If I didn't remember wrongly, Circle of Confusion and final print size are not related as well. It only affects the acceptable DoF on the film itself.

    Regards
    CK

  8. #28
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    Originally posted by tsdh
    Are you offended?
    I don't know. What do you think.

    *Big grin*

    Bye.

  9. #29

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    well, I have no problem with minimal cropping. However one must know that cropping excessively also reduces the quality of the image. If you can train cropping with your eyes while shooting, then you won't need to crop while printing at all. This can ensure that you won't need to spend countless hours in the darkroom trying to get things right. It's unproductive.

    Maybe you can consider me a purist. But I think composition plays an important part in photography. If you do not have an aptitute or acquired taste of good composition, you defeat the purpose of doing photography.

  10. #30

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    Originally posted by ckiang
    If I didn't remember wrongly, Circle of Confusion and final print size are not related as well. It only affects the acceptable DoF on the film itself.
    Yes, for a given film size, it is generally assumed that the reproduction ratio will not affect the DOF, because the viewing distance increase.

    However, circle of confusion is based on how much enlargement is required for the normal print size and "normal" viewing distance.

    Cropping means you are in effect using a smaller film format. You will need to enlarge more to get the standard print size.

    One formula for CoC I saw uses the film diagonal divided by a constant.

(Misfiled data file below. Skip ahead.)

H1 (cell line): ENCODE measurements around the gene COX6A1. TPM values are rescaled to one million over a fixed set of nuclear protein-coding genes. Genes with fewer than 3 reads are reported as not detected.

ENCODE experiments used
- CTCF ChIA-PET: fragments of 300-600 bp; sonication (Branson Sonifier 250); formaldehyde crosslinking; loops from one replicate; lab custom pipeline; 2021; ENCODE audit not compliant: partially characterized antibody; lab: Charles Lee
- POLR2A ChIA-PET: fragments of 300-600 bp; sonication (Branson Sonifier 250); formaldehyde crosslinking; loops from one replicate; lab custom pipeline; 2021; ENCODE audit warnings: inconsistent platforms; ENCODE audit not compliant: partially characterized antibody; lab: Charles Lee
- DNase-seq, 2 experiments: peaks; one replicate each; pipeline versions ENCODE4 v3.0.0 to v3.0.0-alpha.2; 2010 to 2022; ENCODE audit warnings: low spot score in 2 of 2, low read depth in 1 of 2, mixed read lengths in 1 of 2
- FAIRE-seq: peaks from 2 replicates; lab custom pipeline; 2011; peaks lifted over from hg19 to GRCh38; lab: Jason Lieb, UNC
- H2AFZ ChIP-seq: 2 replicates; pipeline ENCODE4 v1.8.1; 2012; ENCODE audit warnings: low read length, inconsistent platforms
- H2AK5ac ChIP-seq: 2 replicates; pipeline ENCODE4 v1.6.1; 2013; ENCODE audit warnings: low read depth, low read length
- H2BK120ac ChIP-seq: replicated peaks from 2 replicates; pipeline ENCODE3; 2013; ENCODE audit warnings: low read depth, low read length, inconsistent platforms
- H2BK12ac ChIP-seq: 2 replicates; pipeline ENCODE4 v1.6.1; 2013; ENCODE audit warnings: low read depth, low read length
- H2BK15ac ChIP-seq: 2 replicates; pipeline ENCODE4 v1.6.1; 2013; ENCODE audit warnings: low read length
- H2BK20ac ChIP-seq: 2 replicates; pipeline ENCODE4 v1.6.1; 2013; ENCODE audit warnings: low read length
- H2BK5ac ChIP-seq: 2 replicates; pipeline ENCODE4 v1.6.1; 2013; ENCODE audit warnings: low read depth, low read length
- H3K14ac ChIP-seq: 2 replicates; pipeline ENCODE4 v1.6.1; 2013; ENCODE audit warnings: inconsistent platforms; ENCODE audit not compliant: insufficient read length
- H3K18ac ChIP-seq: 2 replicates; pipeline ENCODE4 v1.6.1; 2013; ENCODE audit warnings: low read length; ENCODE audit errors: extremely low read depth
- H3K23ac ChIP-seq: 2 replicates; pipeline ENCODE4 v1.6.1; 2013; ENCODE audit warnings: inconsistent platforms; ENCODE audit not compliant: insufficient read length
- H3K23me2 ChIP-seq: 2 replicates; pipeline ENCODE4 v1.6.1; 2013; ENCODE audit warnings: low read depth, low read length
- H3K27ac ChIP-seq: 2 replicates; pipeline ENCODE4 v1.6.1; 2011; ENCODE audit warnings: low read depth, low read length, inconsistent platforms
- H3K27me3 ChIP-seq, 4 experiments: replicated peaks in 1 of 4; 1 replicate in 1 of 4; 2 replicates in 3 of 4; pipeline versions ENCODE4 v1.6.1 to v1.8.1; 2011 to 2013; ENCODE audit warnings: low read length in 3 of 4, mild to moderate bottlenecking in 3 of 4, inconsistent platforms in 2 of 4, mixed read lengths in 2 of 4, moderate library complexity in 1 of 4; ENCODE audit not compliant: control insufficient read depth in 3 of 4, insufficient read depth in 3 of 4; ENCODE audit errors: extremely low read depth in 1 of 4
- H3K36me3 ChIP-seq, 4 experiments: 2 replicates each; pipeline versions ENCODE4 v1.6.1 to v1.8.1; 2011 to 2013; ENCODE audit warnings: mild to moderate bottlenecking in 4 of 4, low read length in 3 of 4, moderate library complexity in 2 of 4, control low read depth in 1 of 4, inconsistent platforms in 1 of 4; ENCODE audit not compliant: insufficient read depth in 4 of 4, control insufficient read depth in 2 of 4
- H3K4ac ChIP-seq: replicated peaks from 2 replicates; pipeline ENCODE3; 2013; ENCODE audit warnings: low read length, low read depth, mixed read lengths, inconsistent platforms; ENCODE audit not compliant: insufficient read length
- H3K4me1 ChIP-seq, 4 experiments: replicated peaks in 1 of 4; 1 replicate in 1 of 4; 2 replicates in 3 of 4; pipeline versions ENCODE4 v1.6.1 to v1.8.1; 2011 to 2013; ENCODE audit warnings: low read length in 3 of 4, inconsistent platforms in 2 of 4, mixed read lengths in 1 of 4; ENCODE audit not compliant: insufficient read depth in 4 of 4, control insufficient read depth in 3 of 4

(void *) &NHY;

  11. #31
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    Originally posted by nhyone
    Yes, for a given film size, it is generally assumed that the reproduction ratio will not affect the DOF, because the viewing distance increase.
    However, circle of confusion is based on how much enlargement is required for the normal print size and "normal" viewing distance.
    Cropping means you are in effect using a smaller film format. You will need to enlarge more to get the standard print size.
    You have a point by saying that DOF will be narrower for that cropped image. Yes, that is true. But you have to take note that the reduction of DOF in the cropped image still can't be as narrow as the DOF of the long lens (to achieve the same magnification). It is negligible as compared to the reduction of DOF vs focal length.

    Following is an image taken from 'The Photographer's Handbook', demonstrating the difference of zooming by cropping, and zooming by using long-tele lens.
    The first picture shows a full frame taken with 40mm lens using 6x6 film format. And the rectangles inside the picture show the respective crop if longer focal length is in use.